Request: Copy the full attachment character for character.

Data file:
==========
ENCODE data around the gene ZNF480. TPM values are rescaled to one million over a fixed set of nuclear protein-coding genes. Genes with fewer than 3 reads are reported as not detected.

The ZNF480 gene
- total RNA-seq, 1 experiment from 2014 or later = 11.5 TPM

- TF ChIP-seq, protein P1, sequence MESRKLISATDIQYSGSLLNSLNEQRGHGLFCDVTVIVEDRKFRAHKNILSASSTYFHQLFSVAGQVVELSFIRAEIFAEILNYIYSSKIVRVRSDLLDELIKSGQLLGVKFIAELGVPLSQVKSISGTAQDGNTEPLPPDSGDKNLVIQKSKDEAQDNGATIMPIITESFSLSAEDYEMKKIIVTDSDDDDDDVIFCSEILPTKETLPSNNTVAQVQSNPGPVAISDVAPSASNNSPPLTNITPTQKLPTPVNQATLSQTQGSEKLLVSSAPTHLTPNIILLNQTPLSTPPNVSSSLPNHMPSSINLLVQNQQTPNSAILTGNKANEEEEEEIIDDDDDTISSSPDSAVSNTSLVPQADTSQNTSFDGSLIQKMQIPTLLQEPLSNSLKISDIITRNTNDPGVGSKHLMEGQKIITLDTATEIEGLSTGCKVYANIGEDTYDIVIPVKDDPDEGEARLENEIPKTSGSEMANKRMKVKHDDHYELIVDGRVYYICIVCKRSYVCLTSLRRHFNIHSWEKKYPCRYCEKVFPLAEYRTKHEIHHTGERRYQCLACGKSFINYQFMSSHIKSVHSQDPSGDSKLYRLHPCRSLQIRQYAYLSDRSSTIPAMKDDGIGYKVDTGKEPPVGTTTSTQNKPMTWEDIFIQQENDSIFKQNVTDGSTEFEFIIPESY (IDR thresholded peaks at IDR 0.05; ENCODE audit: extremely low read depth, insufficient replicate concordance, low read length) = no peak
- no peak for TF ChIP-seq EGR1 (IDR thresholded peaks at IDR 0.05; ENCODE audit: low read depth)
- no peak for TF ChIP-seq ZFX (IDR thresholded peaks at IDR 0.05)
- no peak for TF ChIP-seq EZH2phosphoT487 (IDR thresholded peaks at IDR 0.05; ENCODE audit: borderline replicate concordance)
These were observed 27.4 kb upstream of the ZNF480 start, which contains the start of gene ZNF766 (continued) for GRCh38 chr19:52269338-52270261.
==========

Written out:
ENCODE data around the gene ZNF480. TPM values are rescaled to one million over a fixed set of nuclear protein-coding genes. Genes with fewer than 3 reads are reported as not detected.

The ZNF480 gene
- total RNA-seq, 1 experiment from 2014 or later = 11.5 TPM

- TF ChIP-seq, protein P1, sequence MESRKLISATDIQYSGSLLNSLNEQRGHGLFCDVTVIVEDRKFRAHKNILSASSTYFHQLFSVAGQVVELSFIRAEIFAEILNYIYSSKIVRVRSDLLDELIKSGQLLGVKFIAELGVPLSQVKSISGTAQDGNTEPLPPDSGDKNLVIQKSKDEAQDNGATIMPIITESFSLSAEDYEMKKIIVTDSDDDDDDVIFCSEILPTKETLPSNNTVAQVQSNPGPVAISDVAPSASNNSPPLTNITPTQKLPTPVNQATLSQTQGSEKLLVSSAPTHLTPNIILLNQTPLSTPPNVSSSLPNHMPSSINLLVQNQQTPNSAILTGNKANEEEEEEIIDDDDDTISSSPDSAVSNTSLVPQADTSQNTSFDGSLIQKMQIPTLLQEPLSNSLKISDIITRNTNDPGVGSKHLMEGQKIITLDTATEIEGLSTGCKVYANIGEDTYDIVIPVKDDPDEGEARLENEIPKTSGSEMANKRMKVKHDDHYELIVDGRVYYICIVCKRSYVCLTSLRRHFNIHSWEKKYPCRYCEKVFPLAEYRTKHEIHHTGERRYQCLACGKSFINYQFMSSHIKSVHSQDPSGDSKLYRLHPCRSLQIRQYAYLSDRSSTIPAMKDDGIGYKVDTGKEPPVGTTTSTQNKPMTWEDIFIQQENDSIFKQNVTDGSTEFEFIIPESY (IDR thresholded peaks at IDR 0.05; ENCODE audit: extremely low read depth, insufficient replicate concordance, low read length) = no peak
- no peak for TF ChIP-seq EGR1 (IDR thresholded peaks at IDR 0.05; ENCODE audit: low read depth)
- no peak for TF ChIP-seq ZFX (IDR thresholded peaks at IDR 0.05)
- no peak for TF ChIP-seq EZH2phosphoT487 (IDR thresholded peaks at IDR 0.05; ENCODE audit: borderline replicate concordance)
These were observed 27.4 kb upstream of the ZNF480 start, which contains the start of gene ZNF766 (continued) for GRCh38 chr19:52269338-52270261.